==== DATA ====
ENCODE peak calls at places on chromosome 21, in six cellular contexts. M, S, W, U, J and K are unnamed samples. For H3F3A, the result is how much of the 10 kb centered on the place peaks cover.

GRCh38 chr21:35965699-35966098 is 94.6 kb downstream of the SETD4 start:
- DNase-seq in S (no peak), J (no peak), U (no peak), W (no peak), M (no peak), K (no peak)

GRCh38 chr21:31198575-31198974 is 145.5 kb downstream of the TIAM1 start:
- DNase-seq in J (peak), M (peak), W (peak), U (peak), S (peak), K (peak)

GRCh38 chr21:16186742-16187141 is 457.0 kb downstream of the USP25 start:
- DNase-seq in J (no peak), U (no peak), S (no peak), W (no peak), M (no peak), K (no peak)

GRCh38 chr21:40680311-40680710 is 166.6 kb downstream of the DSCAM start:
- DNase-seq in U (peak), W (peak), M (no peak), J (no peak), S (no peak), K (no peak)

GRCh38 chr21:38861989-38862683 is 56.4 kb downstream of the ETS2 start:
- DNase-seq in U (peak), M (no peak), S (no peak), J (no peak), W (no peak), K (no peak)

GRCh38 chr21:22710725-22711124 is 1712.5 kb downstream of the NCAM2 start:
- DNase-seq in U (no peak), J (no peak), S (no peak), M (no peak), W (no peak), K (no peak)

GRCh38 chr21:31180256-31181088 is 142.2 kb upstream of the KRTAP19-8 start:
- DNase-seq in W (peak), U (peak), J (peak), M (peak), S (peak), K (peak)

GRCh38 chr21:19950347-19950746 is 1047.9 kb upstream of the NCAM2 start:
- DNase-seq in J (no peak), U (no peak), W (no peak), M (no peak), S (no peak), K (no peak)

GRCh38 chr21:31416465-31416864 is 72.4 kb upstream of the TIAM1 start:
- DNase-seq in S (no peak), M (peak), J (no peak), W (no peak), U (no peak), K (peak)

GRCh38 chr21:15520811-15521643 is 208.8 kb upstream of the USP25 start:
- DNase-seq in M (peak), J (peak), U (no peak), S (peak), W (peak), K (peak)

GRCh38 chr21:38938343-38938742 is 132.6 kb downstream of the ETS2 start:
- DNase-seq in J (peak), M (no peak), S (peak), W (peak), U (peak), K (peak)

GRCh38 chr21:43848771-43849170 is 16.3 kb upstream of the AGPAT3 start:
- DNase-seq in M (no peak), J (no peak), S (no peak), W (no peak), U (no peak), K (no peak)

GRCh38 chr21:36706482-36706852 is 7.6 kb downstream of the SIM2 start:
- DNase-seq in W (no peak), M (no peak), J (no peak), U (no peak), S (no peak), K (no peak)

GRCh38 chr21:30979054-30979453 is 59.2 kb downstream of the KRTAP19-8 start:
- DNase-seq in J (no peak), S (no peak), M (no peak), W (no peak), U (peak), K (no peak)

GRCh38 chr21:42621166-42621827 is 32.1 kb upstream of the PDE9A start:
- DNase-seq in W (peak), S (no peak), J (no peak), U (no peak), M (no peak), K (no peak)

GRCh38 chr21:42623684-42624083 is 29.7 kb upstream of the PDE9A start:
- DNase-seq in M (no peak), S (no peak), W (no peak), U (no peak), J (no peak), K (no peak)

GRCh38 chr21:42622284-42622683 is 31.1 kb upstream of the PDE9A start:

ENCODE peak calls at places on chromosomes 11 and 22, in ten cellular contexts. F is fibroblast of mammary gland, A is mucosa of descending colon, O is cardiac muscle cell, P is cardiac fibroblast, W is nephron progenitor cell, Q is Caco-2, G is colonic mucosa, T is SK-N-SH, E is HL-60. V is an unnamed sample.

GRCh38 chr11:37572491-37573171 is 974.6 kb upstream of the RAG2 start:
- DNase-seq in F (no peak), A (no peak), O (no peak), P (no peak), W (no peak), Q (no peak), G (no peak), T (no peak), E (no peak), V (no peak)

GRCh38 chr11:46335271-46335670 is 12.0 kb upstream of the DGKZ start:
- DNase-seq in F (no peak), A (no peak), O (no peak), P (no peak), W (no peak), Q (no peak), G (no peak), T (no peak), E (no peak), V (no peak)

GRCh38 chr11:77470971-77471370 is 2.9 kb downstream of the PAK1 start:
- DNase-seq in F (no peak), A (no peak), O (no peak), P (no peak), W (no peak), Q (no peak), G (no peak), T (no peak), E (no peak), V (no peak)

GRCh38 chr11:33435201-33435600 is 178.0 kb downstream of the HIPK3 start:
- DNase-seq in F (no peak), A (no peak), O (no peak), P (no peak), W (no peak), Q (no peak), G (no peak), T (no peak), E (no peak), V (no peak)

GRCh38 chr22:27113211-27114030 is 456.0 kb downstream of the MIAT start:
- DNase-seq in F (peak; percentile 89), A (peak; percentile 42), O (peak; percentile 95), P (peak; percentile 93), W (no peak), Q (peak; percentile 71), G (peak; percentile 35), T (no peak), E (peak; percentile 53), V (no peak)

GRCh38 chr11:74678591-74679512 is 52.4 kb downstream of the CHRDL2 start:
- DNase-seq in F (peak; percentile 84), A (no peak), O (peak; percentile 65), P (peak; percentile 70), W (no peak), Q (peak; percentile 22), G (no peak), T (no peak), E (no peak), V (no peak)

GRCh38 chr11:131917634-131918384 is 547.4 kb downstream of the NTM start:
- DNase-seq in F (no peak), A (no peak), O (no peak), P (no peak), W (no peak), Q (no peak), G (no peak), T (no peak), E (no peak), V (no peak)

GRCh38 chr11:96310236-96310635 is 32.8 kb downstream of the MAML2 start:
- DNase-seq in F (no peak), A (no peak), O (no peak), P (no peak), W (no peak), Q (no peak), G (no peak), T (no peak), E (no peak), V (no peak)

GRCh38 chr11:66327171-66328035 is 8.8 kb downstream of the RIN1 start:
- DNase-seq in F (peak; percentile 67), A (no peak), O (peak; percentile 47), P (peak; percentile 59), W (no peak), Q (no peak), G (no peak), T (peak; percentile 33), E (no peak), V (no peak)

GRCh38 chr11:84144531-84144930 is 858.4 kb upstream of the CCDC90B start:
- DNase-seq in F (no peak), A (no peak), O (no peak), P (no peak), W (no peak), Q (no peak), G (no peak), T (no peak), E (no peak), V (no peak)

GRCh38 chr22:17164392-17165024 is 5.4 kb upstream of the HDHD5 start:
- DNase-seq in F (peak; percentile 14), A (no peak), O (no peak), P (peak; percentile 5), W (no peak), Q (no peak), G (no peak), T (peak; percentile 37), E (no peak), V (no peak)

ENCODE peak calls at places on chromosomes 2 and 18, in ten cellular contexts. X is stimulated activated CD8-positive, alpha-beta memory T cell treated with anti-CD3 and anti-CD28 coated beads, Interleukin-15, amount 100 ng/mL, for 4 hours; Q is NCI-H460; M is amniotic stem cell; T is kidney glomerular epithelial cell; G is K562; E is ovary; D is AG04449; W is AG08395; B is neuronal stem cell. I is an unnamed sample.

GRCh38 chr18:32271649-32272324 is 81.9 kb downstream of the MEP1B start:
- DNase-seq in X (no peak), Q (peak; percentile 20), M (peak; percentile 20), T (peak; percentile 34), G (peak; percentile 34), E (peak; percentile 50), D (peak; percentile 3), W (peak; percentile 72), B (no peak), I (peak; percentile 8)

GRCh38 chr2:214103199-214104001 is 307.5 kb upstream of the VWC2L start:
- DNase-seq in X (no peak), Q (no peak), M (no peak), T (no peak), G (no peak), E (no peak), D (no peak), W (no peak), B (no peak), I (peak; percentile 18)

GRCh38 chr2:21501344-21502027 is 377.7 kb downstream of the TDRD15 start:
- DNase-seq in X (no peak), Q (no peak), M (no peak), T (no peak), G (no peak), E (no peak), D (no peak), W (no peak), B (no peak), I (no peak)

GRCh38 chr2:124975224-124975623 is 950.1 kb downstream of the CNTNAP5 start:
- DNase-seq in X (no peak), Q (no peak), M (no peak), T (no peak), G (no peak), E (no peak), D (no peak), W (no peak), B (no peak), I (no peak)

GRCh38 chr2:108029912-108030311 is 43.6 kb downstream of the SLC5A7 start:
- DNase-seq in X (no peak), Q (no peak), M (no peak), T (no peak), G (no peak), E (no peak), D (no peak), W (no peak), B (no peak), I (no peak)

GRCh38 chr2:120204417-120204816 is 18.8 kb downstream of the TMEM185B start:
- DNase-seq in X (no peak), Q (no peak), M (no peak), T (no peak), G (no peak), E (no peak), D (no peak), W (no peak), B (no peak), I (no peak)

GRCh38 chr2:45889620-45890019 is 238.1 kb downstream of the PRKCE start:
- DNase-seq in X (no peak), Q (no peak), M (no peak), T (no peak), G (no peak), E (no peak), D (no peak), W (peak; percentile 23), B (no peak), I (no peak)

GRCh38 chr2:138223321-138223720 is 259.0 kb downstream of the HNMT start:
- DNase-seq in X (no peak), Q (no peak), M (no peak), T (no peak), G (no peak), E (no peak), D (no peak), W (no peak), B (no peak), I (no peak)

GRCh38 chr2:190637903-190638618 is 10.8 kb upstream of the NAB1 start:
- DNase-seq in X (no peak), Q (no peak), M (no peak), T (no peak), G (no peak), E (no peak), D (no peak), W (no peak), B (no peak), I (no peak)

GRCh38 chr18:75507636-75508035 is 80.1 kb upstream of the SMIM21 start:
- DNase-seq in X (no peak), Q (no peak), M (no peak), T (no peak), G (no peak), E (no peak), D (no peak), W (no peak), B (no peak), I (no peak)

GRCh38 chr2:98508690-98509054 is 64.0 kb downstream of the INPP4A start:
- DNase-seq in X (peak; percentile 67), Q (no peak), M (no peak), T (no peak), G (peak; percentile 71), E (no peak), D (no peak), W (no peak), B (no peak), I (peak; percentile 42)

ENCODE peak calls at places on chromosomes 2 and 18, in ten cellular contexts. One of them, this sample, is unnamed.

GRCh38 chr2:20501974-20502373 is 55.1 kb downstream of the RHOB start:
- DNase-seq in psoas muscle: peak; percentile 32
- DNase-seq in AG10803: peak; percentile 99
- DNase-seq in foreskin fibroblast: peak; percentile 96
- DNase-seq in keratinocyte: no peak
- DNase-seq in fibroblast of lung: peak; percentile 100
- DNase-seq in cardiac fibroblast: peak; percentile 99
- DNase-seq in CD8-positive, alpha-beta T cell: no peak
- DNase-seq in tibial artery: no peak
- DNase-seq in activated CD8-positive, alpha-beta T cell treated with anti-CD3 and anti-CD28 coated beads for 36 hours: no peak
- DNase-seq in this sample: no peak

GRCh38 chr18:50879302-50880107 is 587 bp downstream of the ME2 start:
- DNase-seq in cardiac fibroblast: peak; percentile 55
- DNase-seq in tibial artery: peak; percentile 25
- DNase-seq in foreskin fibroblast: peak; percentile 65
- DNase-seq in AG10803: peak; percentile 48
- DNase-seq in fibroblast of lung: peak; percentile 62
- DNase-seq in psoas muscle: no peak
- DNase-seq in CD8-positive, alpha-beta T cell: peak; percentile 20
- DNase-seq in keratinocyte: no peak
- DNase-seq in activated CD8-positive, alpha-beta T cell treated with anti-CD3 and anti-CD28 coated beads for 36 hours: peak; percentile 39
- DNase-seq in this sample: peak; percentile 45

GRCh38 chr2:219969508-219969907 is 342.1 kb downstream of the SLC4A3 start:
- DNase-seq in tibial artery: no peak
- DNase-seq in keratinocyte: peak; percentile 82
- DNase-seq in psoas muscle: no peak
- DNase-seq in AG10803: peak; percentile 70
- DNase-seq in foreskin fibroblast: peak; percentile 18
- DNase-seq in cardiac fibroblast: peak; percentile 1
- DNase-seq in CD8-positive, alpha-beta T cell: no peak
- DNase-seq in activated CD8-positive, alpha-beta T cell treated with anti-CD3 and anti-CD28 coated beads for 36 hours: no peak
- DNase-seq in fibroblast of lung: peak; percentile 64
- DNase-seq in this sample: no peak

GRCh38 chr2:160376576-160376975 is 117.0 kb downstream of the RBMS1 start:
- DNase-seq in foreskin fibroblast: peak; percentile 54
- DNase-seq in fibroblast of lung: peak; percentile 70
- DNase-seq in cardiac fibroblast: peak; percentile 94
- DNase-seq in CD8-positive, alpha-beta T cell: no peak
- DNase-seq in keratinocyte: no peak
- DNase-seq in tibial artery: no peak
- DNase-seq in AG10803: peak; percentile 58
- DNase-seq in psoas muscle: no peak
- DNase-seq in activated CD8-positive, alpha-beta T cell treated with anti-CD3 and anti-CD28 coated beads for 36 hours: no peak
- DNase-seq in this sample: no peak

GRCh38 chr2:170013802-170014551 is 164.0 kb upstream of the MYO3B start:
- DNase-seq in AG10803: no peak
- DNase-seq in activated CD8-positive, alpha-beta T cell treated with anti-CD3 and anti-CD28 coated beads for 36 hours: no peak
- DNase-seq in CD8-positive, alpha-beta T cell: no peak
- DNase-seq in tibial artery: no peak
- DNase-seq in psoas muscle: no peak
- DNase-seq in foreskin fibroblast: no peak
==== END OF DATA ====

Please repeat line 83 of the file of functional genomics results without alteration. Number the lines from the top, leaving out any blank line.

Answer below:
- DNase-seq in psoas muscle: peak; percentile 32